But today's school leaders don't have the luxury to take this moral high ground. All schools, whether state or independent are competing against each other. Private schools that fail to attract enough income will close (or in some cases convert to free schools); state schools that don't out-perform their peers will be shown up in league tables and forced to convert to academies; new free schools cannot expect to be supported if they are not recruiting new pupils. In this environment it's hardly a surprise that the Education Select Committee found that schools aren't helping each other.
The first step to thriving in a competitive environment is to work out how you are different to other schools. This allows you to market yourself on your strengths - and to identify the areas that are seen as weaknesses. How do you do this? Here's a quick and easy process to get you started:
1. Work out who your competitors are. List up to 10 schools that you know parents consider as alternatives. If you're not sure, make sure you ask your current parents on a regular basis. Remember that there are probably different competitors for different stages of your school - if you have a Sixth Form for example.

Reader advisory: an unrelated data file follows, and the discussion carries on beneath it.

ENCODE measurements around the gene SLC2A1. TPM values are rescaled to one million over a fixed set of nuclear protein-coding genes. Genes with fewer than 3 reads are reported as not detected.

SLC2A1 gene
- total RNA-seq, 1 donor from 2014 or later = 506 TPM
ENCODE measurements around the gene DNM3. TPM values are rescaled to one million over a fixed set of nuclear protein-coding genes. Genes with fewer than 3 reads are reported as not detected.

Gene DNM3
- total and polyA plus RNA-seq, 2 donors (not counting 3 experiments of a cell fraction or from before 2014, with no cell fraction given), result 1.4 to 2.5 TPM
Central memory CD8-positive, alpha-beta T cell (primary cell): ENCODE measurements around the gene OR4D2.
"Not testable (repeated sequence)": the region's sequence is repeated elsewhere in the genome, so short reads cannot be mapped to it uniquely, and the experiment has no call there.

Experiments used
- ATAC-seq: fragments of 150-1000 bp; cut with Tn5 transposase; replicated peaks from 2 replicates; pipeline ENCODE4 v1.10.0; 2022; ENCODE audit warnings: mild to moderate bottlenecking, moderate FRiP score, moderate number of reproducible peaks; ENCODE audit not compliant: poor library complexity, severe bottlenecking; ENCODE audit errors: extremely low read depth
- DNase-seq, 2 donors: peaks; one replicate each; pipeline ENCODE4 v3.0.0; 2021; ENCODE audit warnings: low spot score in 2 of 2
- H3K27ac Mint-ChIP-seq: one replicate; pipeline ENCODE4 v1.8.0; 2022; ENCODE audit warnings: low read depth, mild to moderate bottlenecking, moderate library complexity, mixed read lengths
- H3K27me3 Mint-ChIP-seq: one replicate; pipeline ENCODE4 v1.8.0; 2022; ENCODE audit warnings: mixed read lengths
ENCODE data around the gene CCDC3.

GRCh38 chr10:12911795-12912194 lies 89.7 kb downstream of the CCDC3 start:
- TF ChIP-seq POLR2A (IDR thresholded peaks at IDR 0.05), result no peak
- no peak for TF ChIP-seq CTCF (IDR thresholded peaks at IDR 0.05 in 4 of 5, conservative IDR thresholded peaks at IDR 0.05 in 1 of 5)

2. Set up your research. Create up a table (in Excel or just on paper) and against each school create three headings - Strengths. Reasons to Choose [my school] and Marketing Thoughts.
3. Analyse strengths. Look at the competitive school websites (and other marketing material) and write down what they are projecting as their strengths - examples would be academic progress, facilities, pastoral support or wider student development. Make a note of fees charged if the school is private.
4. Create your response. In the next column write down the key messages you would use to persuade prospective parents not to go to that school.
5. Learn from competitors. In the final column write down anything that has impressed you about how these schools market themselves - imitation is the sincerest form of flattery!
Once you have completed your analysis you can then audit your own marketing messages and material and the way you 'sell' your school. If there are different messages for different schools, make sure that you're asking prospective parents which other schools they are considering at an early stage - and adapt your messages accordingly.
Please leave any other tips for new school marketers below.